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    Aug 1st, 2010 (8:15 am)

    jonboinAR:
    The economic activity involved with the attempt over the past 40 or so years to move to a more purely capitalistic or “free-market” economy really looks as if it’s proving to be a disaster for the US, or more specifically, the middle class and below in the US. Put down the Ayn Rand, pal. A really competive modern economy such as several of the Asian ones, that is not merely a preying on the members who aren’t already very rich, is a careful blend of what would be popularly called “capitalistic” and “socialistic” principles. For example, note Korean goverernment support of Li-battery industry. We HAVE to emulate some of that. (BTW, from what I understand, we used to.)  

    I have no issue with our govt supporting broad based technologies. This is done here, for many technologies.

    The issue is bailouts of companies that have made bad business decisions. IMO this only leads to the weakening of the core of our economy, and creates an “addiction” type of behavior for large companies.

    Do you think we should provide bailouts to any company, or just select companies? If so, what criteria to put on that company getting a bailout in the future?

    This is not a simple question, and the ramifications to our economy are not something to take lightly.


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    Aug 1st, 2010 (8:26 am)

    JEC: In your own argument you point out the exact issue that we are experiencing. So, if borrowing and spending is such a bad thing, then borrowing, spending (ie bailouts) would be a bad thing. You cannot spend what you do not have (at least that’s how it works in my household).Every time another company gets bailed out, you weaken our core economy, not to mention the psychological affects this has on the consumers, who are the real drivers of this economy.You CANNOT have it both ways! So, now we see the returns we are getting from bailing out banks, GM, and all the other “To big to fail” companies. If you think this is the right thing to do, that’s fine. But I am not drinking that kool-aid today.I am just waiting for all the lobbyists to plead the case of company XYZ, that they need a bailout or they will bring the mighty US economy to its knees. Who do you think is in line next, with their hand stuck out?  (Quote)

    Borrowing can be good when it’s used to invest, not just consume. Also, how about spending an amount of time proportional to the amount of resources the military has been using up these past ten years relative to the nations industrial investment attacking those first. Also, go to Billyblog and some others to see why household finance is a poor analogy to a government that controls it’s own money supply. The US can run a deficit much much longer than a household, to the point that what it spends during this depression really, truly, ain’t gonna matter in the long run. Health care costs and the military are what have to be brought under control. Let’s shriek about the <> that we have thrown away in Iraq and Afganistan, with no economic return whatsoever, except maybe to make oil supplies safe for the likes of Germany, China, and India, before we get all hyperventilating over a few billion spent to save one of our last remaining (or is is our last?) large industries, which money we may get most or all of, back.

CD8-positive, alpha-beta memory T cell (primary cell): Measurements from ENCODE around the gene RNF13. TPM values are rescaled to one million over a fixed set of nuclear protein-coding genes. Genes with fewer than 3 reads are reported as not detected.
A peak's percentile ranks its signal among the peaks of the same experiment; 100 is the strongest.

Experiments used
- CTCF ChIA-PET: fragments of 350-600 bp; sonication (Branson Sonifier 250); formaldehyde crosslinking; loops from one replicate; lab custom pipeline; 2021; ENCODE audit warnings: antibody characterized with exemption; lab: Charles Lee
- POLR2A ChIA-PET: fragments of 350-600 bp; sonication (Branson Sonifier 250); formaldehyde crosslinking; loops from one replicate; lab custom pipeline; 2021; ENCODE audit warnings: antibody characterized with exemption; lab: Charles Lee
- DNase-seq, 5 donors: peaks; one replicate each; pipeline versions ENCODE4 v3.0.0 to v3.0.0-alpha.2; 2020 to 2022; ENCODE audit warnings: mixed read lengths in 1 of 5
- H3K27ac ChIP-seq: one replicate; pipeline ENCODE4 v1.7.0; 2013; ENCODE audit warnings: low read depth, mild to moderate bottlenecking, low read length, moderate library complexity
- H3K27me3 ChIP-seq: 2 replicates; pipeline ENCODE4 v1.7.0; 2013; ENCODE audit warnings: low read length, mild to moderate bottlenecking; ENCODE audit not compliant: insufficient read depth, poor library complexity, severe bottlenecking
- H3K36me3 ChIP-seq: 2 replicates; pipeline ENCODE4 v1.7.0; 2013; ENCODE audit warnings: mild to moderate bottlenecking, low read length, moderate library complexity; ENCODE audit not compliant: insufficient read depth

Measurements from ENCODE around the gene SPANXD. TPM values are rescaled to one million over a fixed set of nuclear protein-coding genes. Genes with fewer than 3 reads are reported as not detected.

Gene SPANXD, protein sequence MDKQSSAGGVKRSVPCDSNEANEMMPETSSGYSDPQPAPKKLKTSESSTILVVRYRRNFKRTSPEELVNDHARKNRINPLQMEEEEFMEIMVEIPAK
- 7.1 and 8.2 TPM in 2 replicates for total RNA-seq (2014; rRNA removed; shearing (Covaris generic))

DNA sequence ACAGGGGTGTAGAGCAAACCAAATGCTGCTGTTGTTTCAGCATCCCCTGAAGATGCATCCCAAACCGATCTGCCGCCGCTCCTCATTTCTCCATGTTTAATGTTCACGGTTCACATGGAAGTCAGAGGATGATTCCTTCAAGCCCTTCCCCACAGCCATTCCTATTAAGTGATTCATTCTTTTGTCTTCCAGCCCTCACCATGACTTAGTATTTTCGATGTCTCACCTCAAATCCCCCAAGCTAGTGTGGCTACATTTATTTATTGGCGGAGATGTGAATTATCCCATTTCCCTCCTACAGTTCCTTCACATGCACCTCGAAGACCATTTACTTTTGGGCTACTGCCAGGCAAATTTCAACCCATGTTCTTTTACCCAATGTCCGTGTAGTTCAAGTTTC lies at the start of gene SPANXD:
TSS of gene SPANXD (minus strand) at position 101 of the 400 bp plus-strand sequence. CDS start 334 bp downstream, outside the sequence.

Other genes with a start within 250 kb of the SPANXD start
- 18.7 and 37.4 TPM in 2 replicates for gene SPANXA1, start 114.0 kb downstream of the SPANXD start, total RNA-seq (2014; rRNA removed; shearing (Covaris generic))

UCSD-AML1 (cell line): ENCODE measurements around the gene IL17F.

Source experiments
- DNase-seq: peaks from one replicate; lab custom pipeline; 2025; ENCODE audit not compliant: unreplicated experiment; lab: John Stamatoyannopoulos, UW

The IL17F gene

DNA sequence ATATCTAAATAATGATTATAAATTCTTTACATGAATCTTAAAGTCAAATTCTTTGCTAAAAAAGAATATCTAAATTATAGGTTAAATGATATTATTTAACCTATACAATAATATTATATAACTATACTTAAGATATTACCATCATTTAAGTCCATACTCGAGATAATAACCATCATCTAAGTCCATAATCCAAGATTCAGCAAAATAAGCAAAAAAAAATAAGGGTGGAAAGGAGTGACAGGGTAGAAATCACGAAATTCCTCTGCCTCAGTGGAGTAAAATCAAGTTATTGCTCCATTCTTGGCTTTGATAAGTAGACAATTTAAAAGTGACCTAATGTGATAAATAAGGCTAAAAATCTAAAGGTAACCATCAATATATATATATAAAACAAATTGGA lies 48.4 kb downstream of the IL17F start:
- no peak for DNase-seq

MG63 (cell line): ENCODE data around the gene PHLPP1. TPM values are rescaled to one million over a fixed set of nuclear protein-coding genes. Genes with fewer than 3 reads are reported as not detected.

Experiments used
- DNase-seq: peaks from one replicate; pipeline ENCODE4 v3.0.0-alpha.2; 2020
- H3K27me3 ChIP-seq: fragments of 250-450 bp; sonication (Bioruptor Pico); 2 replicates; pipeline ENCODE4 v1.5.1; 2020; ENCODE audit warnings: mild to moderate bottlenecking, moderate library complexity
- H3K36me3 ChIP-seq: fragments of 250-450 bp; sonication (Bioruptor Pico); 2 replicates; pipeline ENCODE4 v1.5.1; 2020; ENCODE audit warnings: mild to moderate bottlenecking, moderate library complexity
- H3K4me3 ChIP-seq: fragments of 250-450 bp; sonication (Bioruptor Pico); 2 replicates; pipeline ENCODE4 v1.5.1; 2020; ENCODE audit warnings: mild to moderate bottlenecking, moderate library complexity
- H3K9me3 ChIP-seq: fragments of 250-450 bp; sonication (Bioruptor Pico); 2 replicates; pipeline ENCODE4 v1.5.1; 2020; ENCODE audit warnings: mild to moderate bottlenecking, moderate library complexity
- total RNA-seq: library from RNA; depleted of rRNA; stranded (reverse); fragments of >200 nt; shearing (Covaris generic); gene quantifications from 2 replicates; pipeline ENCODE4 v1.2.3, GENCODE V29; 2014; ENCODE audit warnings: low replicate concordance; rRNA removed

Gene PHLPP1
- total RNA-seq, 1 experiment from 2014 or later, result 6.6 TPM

Man, this pure-free-market junk is really, really stupid and destructive. (I’m not talking about your argument any more, but yours ties into the free-marketers). There ain’t no pure free market! Understand this! South Korea does!


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    JEC

     

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    Aug 1st, 2010 (8:28 am)

    jonboinAR:
    Having witnessed with mounting horror, beginning in the ’70’s with our consumer-electronics industry, the majority of our manufacturing move overseas, particularly in the direction of Asia, to nations that DO have national industrial policies, and in which the government, and by extension, the taxpayers, ARE involved in choosing which industries to support, many of us US citizens DO wish to start following the winning strategy. YES. Please, before it’s too late, all you Ditto-heads or whatever you prefer to be called, with your brilliant stick-to-message discipline give up that failed pure-”free-market” ideology. PLEASE! We’re begging of you. It’s success has nearly ruined us. (No lie!)To LauraM: GO! GO! GO!  

    Please re-read what is being discussed. I think your going a little far or do not understand the complete discussion.


  171. 171
    JEC

     

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    Aug 1st, 2010 (8:32 am)

    jonboinAR:
    Borrowing can be good when it’s used to invest, not just consume. Also, how about spendingan amount of time proportional to the amount of resources the military has been using up these past ten years relative to the nations industrial investment attacking those first. Also, go to Billyblog and some others to see why household finance is a poor analogy to a government that controls it’s own money supply. The US can run a deficit much much longer than a household, to the point that what it spends during this depression really, truly, ain’t gonna matter in the long run. Health care costs and the military are what have to be brought under control. Let’s shriek about the <> that we have thrown away in Iraq and Afganistan, with no economic return whatsoever, except maybe to make oil supplies safe for the likes of Germany, China, and India, before we get all hyperventilating over a few billion spent to save one of our last remaining (or is is our last?) large industries, which money we may get most or all of, back.Man, this pure-free-market junk is really, really stupid and destructive. (I’m not talking about your argument any more, but yours ties into the free-marketers). There ain’t no pure free market! Understand this! South Korea does!